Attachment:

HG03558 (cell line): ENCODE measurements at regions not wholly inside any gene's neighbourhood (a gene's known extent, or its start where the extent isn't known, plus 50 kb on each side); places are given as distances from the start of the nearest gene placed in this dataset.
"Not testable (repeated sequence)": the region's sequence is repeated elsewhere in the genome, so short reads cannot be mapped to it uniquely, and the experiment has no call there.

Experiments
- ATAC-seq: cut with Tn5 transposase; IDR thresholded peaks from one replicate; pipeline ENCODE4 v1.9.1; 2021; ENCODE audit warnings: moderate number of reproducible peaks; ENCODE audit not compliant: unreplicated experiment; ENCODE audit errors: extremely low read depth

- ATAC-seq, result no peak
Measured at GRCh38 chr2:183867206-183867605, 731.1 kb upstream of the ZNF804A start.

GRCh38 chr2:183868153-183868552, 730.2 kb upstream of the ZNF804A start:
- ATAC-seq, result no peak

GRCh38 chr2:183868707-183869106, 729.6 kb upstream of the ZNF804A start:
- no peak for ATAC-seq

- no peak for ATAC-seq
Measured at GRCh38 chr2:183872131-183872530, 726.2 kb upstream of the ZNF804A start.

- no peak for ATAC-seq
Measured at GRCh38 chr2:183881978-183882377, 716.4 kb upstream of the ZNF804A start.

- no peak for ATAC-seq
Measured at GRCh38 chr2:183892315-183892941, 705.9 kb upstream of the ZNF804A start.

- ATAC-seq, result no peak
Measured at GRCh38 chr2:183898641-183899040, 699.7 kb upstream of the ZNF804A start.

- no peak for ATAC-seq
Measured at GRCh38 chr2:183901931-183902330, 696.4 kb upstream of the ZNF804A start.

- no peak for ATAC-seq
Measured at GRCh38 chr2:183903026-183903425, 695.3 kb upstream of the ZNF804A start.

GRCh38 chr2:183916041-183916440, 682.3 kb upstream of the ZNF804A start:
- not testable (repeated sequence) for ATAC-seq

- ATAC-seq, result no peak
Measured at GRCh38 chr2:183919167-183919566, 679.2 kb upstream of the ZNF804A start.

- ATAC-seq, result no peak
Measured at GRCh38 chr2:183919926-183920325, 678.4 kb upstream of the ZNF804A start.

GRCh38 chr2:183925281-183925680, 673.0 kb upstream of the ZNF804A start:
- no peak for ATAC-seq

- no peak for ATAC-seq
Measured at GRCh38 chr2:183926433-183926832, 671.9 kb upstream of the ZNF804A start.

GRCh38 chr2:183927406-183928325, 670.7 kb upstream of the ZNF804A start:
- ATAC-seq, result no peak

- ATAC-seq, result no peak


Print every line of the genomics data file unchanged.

HG03558 (cell line): ENCODE measurements at regions not wholly inside any gene's neighbourhood (a gene's known extent, or its start where the extent isn't known, plus 50 kb on each side); places are given as distances from the start of the nearest gene placed in this dataset.
"Not testable (repeated sequence)": the region's sequence is repeated elsewhere in the genome, so short reads cannot be mapped to it uniquely, and the experiment has no call there.

Experiments
- ATAC-seq: cut with Tn5 transposase; IDR thresholded peaks from one replicate; pipeline ENCODE4 v1.9.1; 2021; ENCODE audit warnings: moderate number of reproducible peaks; ENCODE audit not compliant: unreplicated experiment; ENCODE audit errors: extremely low read depth

- ATAC-seq, result no peak
Measured at GRCh38 chr2:183867206-183867605, 731.1 kb upstream of the ZNF804A start.

GRCh38 chr2:183868153-183868552, 730.2 kb upstream of the ZNF804A start:
- ATAC-seq, result no peak

GRCh38 chr2:183868707-183869106, 729.6 kb upstream of the ZNF804A start:
- no peak for ATAC-seq

- no peak for ATAC-seq
Measured at GRCh38 chr2:183872131-183872530, 726.2 kb upstream of the ZNF804A start.

- no peak for ATAC-seq
Measured at GRCh38 chr2:183881978-183882377, 716.4 kb upstream of the ZNF804A start.

- no peak for ATAC-seq
Measured at GRCh38 chr2:183892315-183892941, 705.9 kb upstream of the ZNF804A start.

- ATAC-seq, result no peak
Measured at GRCh38 chr2:183898641-183899040, 699.7 kb upstream of the ZNF804A start.

- no peak for ATAC-seq
Measured at GRCh38 chr2:183901931-183902330, 696.4 kb upstream of the ZNF804A start.

- no peak for ATAC-seq
Measured at GRCh38 chr2:183903026-183903425, 695.3 kb upstream of the ZNF804A start.

GRCh38 chr2:183916041-183916440, 682.3 kb upstream of the ZNF804A start:
- not testable (repeated sequence) for ATAC-seq

- ATAC-seq, result no peak
Measured at GRCh38 chr2:183919167-183919566, 679.2 kb upstream of the ZNF804A start.

- ATAC-seq, result no peak
Measured at GRCh38 chr2:183919926-183920325, 678.4 kb upstream of the ZNF804A start.

GRCh38 chr2:183925281-183925680, 673.0 kb upstream of the ZNF804A start:
- no peak for ATAC-seq

- no peak for ATAC-seq
Measured at GRCh38 chr2:183926433-183926832, 671.9 kb upstream of the ZNF804A start.

GRCh38 chr2:183927406-183928325, 670.7 kb upstream of the ZNF804A start:
- ATAC-seq, result no peak

- ATAC-seq, result no peak